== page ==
Thursday, October 24, 2013

On Fiction

Okay, so after that last post, I feel a little bad about how bad I sucked for telling you guys that I would post a story and then didn't end up doing it. A lot of people read that post, too. Well, this time I won't disappoint. Last time I said that I was working on something that I think I might eventually turn into a novel. I think it's pretty fun, and I like my idea. If anyone steals it, I'll kill them, of course, but for now, I'll post here what I've written so far. I don't even have a title for this one. Also, I'd be happy for any criticism (constructive is best). I know that several of the people who read my blog are much better writers than I am. Anyway, without further ado, I give you a scene from Captain Danger's urban fantasy, which I still don't have a clue what to call. Also, I will warn that it's a little long. Hopefully worth reading, though.

Steve stepped down into darkness. Or at least he did until the motion sensor tripped and the fluorescent lights came on, lighting the long, narrow stairway. So much for drama, Steve thought. Just when I thought this wouldn’t be the most boring “honor” ever. He continued down the completely well-lit and non-dramatic stairs that led deep under the cathedral.
The bishop had told him how great of an honor it was for someone so young to be chosen for this job. Steve suspected that no one else wanted to walk up and down these stairs every day, and they had decided to pawn the job off on the young guy.
Finally reaching the bottom of the stairs, Steve took a taper and began lighting candles. There weren’t any lights in the Sacrifice Chamber. As candles burned to life, they revealed a large, roughly round chamber carved directly into the dark rock. All around the walls were jagged grooves that looked a lot like claw marks, but they were about fifteen feet long, spaced about six inches apart, and much too deep. Steve knew they couldn’t be claw marks, but just the same, they made him shudder a little.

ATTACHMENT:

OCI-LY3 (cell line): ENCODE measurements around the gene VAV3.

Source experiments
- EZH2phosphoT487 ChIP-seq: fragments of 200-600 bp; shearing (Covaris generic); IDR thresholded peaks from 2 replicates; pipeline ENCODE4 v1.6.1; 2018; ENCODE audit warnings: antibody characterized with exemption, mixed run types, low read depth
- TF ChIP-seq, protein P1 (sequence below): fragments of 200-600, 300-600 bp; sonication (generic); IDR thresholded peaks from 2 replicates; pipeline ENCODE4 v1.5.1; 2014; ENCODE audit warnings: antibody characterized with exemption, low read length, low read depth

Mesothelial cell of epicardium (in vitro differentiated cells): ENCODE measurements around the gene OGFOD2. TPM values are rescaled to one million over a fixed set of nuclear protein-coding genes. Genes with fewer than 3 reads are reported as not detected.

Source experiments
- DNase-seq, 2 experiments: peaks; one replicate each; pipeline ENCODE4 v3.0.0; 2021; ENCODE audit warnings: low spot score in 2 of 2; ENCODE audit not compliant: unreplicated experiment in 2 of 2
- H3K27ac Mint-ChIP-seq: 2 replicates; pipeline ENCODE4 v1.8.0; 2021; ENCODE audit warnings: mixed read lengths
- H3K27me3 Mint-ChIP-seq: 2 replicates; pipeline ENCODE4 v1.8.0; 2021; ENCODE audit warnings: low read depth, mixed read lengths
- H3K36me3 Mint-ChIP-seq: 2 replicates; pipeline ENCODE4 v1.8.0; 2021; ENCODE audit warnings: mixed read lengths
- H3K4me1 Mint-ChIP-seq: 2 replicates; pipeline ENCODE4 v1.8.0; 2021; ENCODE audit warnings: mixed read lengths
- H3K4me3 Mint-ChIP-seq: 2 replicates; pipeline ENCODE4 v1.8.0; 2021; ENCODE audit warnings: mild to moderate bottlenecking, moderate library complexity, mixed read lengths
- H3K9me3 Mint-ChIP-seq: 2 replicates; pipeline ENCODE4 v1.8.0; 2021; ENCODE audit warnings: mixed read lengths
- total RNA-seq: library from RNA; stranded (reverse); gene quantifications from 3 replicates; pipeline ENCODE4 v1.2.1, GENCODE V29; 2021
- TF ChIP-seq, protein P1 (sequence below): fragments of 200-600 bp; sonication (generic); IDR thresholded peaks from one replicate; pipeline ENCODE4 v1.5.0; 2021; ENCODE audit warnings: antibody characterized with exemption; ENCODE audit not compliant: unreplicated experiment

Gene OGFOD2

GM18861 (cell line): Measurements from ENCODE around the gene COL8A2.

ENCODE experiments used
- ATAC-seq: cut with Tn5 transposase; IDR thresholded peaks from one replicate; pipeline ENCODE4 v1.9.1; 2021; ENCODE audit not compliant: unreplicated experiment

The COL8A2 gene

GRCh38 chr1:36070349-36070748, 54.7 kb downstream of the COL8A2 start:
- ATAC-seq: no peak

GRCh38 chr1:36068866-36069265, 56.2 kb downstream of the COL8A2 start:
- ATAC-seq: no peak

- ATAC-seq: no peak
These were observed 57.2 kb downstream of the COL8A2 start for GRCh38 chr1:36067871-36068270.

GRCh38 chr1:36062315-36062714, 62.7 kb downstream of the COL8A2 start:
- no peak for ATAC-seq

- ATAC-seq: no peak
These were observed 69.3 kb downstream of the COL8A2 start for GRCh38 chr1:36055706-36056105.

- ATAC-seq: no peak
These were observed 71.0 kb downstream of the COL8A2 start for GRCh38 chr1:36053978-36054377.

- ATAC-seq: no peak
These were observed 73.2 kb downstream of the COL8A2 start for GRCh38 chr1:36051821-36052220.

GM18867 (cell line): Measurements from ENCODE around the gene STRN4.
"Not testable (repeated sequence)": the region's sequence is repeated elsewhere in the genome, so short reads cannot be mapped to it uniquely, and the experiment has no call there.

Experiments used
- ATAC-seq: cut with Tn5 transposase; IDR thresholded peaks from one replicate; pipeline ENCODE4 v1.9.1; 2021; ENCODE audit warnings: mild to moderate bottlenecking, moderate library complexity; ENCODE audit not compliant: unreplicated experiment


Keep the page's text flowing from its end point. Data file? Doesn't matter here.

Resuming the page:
Steve thought it was odd that, while the bishop had given him very specific instructions, he wasn’t accompanying him for his first time doing the ceremony. For how important, no, crucial the bishop had made this sound, he certainly seemed to have a lax attitude about it. Maybe only one person was allowed into the Chamber at a time? Steve thought he might have remembered that from some teacher or another.
Really, Steve had never paid a lot of attention to his lessons. He had been raised by the monks of the Church of the Sacrifice, and church work had never really been his thing. He had always done what he was told, for the most part, but he had also always made it very obvious that he wasn’t really enjoying it. That was another reason he was surprised that he had been chosen for this “honor.”
But, boring or not, lack or supervision or not, Steve had a job to do. It really wasn’t difficult. He moved around the room, continuing to light candles. On the far side from the bottom of the stairs was a small altar. In the middle of the room yawned a huge, apparently bottomless pit. Steve knew it was just his imagination, but it looked like the light from the candles stopped right at the edge, not illuminating anything farther down. “It’s just your imagination,” he thought. “Just do this stupid job, this ‘honor,’ and get out of here.”
Just to the right of the altar was a small, golden pickaxe hanging on a hook. Steve picked it up, then picked up a golden plate that rested on top of the altar. He moved behind the altar, to a place where he could see many small holes chipped into the rock. Using the pick, he broke a few small chunks from the rock. It came loose surprisingly easily. The rock was softer than he expected. Steve caught the crumbled rock on the plate, hung up the pickaxe, and walked ninety degrees around the pit, chanting the words that the bishop had drilled into him.